Inheritance claims: Domicile is key

16 / 07 / 2018

The Inheritance (Provision for Family and Dependants) Act 1975 (“the Inheritance Act”) enables certain categories of people to bring a claim for financial provision from a deceased person’s estate, even if that goes against the terms of the deceased person’s Will. There are, however, prerequisites, one of which being: the person must have died domiciled in England and Wales.

The question of domicile is not always straightforward, as shown by the recent case of Proles v Kohli [2018]. Baldev Kohli was born in Calcutta in January 1958 and moved to London in 2003. Having spent twelve years in England, Mr Kohli returned to India where he died shortly afterwards in December 2015. When his five year old illegitimate daughter (represented by her mother) brought a claim for financial provision from Mr Kohli’s estate, the court held that Mr Kohli was domiciled in England and Wales at his death.

In brief terms, domicile is initially determined by your parents’ domicile at your birth (generally the father’s). It is, however, possible to override your “domicile of origin” with a “domicile of choice” if you have the intention of continuing to reside elsewhere permanently and indefinitely. Intention is key, and the move must be voluntary.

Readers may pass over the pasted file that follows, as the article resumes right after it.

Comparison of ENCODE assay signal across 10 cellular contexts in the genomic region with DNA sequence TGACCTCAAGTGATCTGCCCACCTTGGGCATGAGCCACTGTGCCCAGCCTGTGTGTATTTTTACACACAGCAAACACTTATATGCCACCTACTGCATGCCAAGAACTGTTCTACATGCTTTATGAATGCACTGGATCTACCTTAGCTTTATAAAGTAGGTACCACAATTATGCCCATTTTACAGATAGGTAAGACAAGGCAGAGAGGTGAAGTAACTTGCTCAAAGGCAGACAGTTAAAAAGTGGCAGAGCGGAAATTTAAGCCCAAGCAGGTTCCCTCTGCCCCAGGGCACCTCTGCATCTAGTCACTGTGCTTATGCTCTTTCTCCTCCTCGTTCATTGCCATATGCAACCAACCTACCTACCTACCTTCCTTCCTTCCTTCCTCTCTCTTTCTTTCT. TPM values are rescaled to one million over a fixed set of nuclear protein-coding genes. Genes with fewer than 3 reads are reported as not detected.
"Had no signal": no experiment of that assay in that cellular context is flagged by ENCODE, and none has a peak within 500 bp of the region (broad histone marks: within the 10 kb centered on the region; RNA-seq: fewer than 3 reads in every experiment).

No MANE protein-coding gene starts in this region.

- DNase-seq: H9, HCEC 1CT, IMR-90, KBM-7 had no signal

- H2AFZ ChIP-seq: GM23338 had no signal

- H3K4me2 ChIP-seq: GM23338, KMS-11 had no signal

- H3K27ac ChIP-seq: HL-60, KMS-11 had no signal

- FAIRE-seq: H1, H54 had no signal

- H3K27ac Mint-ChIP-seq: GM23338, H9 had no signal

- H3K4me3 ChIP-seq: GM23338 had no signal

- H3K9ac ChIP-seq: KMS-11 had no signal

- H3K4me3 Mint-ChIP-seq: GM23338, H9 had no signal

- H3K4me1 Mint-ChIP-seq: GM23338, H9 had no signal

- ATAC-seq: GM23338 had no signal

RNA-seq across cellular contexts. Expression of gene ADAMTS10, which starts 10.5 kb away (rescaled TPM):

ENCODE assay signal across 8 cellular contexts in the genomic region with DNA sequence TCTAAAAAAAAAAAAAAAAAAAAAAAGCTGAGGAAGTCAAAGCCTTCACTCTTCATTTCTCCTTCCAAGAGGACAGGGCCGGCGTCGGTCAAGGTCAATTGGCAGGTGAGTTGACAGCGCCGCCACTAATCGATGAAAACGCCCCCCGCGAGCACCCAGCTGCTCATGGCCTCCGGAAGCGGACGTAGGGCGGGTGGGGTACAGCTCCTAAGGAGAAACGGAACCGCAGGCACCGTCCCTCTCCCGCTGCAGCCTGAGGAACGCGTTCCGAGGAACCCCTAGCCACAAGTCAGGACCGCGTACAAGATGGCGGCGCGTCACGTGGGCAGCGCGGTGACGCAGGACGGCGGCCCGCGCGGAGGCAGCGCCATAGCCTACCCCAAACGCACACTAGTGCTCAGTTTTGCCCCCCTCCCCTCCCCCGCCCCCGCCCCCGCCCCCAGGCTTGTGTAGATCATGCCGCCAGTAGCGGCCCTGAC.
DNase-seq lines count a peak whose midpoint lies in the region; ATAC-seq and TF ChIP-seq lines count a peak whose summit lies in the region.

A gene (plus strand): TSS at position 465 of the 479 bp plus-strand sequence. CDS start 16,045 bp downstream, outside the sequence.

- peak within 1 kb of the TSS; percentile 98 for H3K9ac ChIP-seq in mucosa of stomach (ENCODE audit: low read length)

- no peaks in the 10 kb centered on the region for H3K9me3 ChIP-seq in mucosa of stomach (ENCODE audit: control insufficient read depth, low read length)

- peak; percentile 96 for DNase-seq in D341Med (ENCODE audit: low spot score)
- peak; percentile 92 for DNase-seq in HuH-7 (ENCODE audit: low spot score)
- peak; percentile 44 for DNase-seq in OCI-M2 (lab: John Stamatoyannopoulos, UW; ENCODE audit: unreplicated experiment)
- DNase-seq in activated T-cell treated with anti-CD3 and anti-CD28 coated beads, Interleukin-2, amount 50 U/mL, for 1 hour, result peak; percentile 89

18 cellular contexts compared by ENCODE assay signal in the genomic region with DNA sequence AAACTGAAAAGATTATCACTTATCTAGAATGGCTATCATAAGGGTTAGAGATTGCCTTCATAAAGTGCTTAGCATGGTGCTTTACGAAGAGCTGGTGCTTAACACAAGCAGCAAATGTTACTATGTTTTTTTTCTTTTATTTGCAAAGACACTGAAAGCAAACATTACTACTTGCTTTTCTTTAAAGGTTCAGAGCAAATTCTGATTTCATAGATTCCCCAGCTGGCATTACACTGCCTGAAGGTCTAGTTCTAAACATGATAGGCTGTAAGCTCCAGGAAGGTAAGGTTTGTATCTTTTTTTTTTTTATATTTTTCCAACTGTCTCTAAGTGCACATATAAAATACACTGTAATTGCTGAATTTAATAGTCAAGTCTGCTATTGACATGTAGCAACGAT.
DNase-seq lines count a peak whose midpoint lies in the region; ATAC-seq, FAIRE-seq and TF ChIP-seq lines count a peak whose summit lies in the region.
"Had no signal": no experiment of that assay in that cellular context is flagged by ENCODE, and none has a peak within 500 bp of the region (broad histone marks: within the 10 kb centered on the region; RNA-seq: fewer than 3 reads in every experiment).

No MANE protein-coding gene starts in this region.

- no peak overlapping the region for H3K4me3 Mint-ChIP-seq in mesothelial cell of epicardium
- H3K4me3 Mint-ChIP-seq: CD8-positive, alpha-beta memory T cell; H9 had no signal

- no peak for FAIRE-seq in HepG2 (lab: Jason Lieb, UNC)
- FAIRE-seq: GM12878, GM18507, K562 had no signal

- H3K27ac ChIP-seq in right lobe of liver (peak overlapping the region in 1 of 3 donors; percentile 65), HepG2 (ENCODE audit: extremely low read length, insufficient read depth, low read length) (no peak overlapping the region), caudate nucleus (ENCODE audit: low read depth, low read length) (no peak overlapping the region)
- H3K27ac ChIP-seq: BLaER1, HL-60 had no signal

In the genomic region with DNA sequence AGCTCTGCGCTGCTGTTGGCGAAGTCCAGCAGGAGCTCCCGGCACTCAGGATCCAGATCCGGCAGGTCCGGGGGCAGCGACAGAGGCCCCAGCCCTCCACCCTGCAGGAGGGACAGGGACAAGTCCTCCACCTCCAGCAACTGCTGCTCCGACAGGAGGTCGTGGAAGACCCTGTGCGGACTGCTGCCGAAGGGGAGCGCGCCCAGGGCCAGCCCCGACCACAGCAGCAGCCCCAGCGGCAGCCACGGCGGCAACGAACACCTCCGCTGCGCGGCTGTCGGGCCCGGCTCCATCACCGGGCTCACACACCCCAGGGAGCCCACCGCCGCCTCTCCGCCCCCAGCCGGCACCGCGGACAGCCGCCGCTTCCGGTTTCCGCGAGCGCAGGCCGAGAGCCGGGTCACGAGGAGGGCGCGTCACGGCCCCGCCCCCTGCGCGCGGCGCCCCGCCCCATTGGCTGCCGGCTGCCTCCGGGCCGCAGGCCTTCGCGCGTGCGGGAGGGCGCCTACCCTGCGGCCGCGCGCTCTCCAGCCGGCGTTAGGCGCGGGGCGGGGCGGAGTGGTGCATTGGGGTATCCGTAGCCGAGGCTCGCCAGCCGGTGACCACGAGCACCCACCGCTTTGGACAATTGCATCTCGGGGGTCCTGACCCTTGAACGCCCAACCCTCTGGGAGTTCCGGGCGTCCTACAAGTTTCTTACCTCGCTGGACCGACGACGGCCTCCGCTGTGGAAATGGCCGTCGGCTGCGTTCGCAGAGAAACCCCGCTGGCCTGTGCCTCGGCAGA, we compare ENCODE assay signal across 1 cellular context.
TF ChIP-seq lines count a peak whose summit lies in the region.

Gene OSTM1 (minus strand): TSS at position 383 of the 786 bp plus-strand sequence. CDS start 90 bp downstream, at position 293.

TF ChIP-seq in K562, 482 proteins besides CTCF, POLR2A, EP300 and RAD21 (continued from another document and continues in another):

In Mr Kohli’s case, the fact that he had conducted business in England for fourteen years, and had emotional ties with England through his children, led the court to find that he had acquired a domicile of choice here. The fact that Mr Kohli retained his Indian passport, identity card and driving licence, and only had a limited visa to work in the UK, did not convince the court otherwise.

If you do not consider yourself domiciled in England and Wales but you have lived here for a period of time, it would be worthwhile checking your domicile position in case you have acquired a domicile of choice in England and Wales by operation of law. This may expose your estate to potential claims under the Inheritance Act. It may also have inheritance tax implications. Similarly, if you know that you are domiciled here and your Will excludes one or more family members or a cohabitee, you should be aware that they could make a claim for a share of your estate after your death. In both cases, there are steps you can take to help prevent such claims and we would be pleased to discuss these with you.